The Week in Abstract Art – Conditional Possibilities
Jul 28, 2016
Philosophy and art have a lot in common. For example, unlike math, which deals with probabilities, philosophy and art both deal with possibilities. This week we heard about a new fellowship program coming to the Edinburgh University that will combine the fields of philosophy and art. Begun by Peter Ballantine, a former curator for the Judd Foundation, this program will invite selected fellows to Edinburgh in order to pontificate on the relationship between Donald Judd’s artwork and the empiricist writings of the Scottish philosopher David Hume. Hume’s empiricist view states that human behavior is primarily influenced by experience and circumstance, not logic and reason. Judd cited Hume as a major influence on his practice, not surprising since Judd’s work provides the perfect opportunity to observe empiricism in action. Devoid of subject matter or evidence of the artist’s hand, Judd’s Specific Objects rely almost entirely on the personal outlook of individual viewers for their aesthetic translation. Inspired by this perfect marriage of art and empiricism, here are three current abstract art exhibitions uniquely suited to interpretation from viewers based on their own circumstances and personal experience.
Robert Irwin's Untitled Installation in Marfa, TX
Permanently on view
After WWII ended in 1945, Fort D. A. Russell, an American military post in Marfa, Texas, was shuttered. So for decades that meant that there was almost no reason for outsiders to go to Marfa, a three-hour drive through the desert from the nearest airport in El Paso. But that all changed in the 1970’s, when Minimalist artist Donald Judd purchased the former fort and began converting the land and buildings into a museum. Known as the Chinati Foundation, that museum now houses monumental works by some of the most important names in Modernist art. Last week, Judd’s Dia Art Foundation unveiled the site’s newest addition, a 10,000 square foot installation by Light and Space artist Robert Irwin. Irwin transformed the former D. A. Russell hospital into an unparalleled exploration of the collaboration between natural and filtered light and interior and exterior spaces. Seventeen years in the making, Irwin’s installation offers a stunning jumping off point for subjective responses.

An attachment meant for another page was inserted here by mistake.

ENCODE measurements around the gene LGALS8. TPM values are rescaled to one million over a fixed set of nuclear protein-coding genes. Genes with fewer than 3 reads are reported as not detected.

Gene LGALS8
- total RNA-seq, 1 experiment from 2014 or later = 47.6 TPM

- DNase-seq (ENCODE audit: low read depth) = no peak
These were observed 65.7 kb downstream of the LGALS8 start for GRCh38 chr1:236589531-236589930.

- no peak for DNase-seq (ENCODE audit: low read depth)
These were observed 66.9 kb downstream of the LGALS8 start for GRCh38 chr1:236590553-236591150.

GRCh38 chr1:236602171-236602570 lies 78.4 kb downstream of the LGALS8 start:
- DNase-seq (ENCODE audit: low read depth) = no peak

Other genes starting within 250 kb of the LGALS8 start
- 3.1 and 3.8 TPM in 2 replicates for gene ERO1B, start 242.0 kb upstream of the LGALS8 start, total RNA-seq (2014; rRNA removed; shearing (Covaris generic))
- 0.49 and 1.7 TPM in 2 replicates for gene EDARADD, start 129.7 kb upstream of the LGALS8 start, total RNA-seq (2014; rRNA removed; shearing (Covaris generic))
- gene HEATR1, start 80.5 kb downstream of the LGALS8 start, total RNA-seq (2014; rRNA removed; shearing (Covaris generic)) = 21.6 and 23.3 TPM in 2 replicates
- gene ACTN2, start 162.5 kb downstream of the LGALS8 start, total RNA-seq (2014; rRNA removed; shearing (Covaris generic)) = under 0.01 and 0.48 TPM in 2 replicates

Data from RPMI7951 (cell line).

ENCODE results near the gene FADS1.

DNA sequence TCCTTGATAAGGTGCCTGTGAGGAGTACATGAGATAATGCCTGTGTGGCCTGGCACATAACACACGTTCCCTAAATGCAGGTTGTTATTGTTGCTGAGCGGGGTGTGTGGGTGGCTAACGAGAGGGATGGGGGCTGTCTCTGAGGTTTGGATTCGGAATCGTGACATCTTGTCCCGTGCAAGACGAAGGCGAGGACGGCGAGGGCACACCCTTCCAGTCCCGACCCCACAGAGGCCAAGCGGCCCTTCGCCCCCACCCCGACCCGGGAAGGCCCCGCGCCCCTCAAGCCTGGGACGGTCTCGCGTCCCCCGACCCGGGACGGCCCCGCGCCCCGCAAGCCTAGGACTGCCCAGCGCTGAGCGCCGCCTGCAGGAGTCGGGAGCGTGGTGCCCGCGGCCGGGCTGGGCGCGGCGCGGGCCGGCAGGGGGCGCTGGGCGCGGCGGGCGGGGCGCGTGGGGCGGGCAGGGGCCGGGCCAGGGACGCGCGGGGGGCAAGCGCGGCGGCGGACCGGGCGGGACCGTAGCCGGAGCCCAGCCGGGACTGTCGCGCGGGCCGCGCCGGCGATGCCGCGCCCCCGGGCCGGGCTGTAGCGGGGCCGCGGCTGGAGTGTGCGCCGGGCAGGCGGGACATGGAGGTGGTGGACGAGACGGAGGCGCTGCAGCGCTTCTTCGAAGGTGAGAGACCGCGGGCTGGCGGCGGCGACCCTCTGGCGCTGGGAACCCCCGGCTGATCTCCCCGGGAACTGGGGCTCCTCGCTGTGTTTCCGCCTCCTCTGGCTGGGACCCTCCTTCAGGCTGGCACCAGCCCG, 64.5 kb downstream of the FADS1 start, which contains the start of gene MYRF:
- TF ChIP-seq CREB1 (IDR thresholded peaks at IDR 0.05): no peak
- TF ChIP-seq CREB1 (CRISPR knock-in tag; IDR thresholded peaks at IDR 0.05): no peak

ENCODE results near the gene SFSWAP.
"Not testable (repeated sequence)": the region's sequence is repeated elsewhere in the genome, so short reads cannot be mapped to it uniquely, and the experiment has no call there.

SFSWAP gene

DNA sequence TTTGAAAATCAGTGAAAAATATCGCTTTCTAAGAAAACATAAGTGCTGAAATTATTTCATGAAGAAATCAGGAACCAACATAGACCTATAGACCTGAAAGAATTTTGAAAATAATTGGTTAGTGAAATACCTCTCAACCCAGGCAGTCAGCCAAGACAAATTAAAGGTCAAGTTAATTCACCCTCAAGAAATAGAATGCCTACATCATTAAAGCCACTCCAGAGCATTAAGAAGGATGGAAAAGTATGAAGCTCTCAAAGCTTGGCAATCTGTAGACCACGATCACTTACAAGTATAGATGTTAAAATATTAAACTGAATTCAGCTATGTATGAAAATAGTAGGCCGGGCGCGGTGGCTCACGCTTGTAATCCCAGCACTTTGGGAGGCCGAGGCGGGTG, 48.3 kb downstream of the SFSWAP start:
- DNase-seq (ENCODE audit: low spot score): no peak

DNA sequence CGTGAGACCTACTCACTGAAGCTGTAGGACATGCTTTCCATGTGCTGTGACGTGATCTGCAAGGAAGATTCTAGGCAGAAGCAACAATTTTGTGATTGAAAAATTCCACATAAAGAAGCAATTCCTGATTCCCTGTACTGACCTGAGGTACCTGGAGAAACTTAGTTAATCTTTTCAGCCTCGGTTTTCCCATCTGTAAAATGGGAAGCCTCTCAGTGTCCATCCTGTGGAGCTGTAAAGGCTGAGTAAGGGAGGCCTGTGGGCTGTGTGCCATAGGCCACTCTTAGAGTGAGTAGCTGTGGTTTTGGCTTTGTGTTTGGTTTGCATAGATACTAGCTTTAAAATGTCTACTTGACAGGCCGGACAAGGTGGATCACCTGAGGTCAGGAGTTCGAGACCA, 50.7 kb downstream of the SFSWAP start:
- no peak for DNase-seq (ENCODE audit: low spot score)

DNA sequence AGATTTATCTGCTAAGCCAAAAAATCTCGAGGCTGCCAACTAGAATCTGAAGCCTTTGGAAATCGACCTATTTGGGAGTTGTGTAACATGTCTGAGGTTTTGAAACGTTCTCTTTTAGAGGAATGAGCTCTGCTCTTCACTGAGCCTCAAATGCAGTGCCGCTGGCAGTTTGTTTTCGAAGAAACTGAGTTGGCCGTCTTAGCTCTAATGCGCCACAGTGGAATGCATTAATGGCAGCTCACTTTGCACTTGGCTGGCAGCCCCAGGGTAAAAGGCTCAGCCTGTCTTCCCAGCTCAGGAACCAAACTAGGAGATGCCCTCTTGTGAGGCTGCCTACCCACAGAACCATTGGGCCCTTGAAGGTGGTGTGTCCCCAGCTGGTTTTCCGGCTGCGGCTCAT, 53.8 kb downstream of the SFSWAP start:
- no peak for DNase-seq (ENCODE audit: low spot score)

Calder in the Alps, outdoor sculptures in Gstaad, Switzerland
On view through 30 September 2016
Alexander Calder’s large-scale, abstract sculptures possess definite character and energy all their own. But how much does the context and the circumstances of how they’re exhibited affect their meaning? In an effort to explore this question, Hauser & Wirth Gallery has temporarily installed nearly a dozen of Calder’s monumental sculptures in and around the resort town of Gstaad, in the Swiss Alps. Viewers can wander the landscape at will, discovering the myriad ways Calder’s works both harmonize with and alter the nature of human experience in this idyllic environment.
Alexander Calder - Six Planes Escarpe, 1967, outdoor exhibition, copyright Alexander Foundation, NY
Agnes Martin Retrospective at LACMA, Los Angeles, CA
On view through September 11, 2016
A true believer in the subjective potential of aesthetic phenomena, Agnes Martin achieved global fame for the stunning lined paintings she began making in the 1960s; purely abstract compositions of delicate horizontal, vertical and diagonal strokes. This comprehensive exhibition of Martin’s work at the Los Angeles Contemporary Art Museum is her first U.S. retrospective since 1992. It offers a unique chance to view works spanning Martin’s entire career, a perfect opportunity to decide personally whether Martin was successful in her stated goal of endowing her works with the essence of “beauty, innocence, and happiness.”
Agnes Martin - exhibition at LACMA, Copyright Agnes Martin/Artists Rights Society
Featured image: Robert Irwin - 10,000 sq ft installation in Marfa, Texas